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A picnic with (guinea) pigs
One of the many (and by far the cutest) events of MGPR's annual pignic is a costume contest. Zachary Canter

A picnic with (guinea) pigs

Metropolitan Guinea Pig Rescue, a nonprofit home and rehabilitation center for guinea pigs based out of Virginia, but operating in Virginia, Maryland and Washington D.C. held their annual Pigstravaganza Pignic this past Saturday, Sept 24 at Reisterstown Regional Park.

A pignic is just what you think it would be — a picnic where people bring their guinea pigs (more appropriately called cavies as their scientific name is cavia porcellus and guinea pigs are neither native to guinea or pigs) to meet new friends, talk to other owners, and many other things.

The Pignic this past Saturday featured numerous raffles, silent auctions, a costume contest, games and food as well as numerous guinea pig products available for purchase all to benefit the MGPR.

While all of this went on, the stars of the pignic were, of course, the pigs themselves. Dozens of guinea pigs were set up in pens around the park with their owners sitting by them happy to tell stories of the antics they have seen their pets engage in over the years as well as offer friendly advice to new and seasoned owners alike.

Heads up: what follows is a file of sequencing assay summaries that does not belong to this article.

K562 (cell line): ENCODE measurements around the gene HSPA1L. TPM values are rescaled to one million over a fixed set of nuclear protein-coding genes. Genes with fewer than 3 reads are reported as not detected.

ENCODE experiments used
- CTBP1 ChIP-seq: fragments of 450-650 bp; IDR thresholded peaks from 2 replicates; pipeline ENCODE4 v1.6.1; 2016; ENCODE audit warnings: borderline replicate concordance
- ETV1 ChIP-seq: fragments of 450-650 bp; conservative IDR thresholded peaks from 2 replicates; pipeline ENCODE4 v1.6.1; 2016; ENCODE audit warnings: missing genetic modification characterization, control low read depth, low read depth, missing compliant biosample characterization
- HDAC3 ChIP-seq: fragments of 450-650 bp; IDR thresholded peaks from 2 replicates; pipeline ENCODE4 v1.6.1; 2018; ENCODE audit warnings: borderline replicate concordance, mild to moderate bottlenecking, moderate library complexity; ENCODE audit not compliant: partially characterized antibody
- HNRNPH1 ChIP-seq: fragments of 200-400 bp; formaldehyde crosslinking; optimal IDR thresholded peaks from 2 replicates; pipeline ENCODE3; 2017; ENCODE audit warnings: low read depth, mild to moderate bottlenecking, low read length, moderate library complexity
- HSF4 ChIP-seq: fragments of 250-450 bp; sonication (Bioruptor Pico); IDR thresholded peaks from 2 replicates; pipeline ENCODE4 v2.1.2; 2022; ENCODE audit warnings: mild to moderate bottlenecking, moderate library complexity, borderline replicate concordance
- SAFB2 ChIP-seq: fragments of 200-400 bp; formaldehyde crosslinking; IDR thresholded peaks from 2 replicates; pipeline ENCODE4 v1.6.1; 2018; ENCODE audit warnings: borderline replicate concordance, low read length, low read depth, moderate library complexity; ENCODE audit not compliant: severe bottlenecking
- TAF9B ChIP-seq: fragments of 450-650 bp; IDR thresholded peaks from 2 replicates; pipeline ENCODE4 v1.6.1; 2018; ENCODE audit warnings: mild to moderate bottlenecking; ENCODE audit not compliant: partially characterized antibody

A highlight of the pignic was the costumes, with a trio of Maryland themed costumed pigs taking home the honor of overall best costume. Linda Koto, a volunteer at MGPR and veteran cavy costume designer also sold various costumes, most striking of which would turn pets into rodent versions of Game of Thrones characters. These costumes were not only beautifully designed but also eerily accurate. Costumes designed by Koto can be seen on the MGPR Facebook page.

Most people are also only familiar with the American shorthair guinea pig — the primary pig that can be found at any pet store — however attendees of the pignic unfamiliar with other breeds are quickly educated on the numerous different breeds that do exist. In addition to American shorthair, numerous Abyssinians made an appearance, as well as a Teddy, a hairless pig named Tootsie, and a humongous guinea pig with very long ears that could jump very high (okay, this may have been a rabbit).

The festivities however are not just fun and games. An important part of the event is to educate the public on proper care of guinea pigs with MGPR volunteers encouraging people to be aware that, despite the general idea that guinea pigs are good starter pets for children, this is not the case and that the decision to purchase a cavy (or preferably adopt or rescue from a local shelter or humane society), people should consider all aspects of ownership just like with a dog or a cat.

MGPR would also like people to know that they always have numerous animals available for adoption to a good home and prepared parents, and will happily accept any help that anyone may be able to give whether this be a cash donation (93 percent of all donations go straight to the guinea pigs with the last 7 being put towards administrative expenses), purchasing items for them off of the pigs’ personal Amazon wishlist, or best of all donating your time to the organization as a volunteer.

More information about MGPR, such as how to contribute, adopt and participate in events (as well as droves of adorable pictures) can be found on their Facebook page as well as their website, http://mgpr.org/.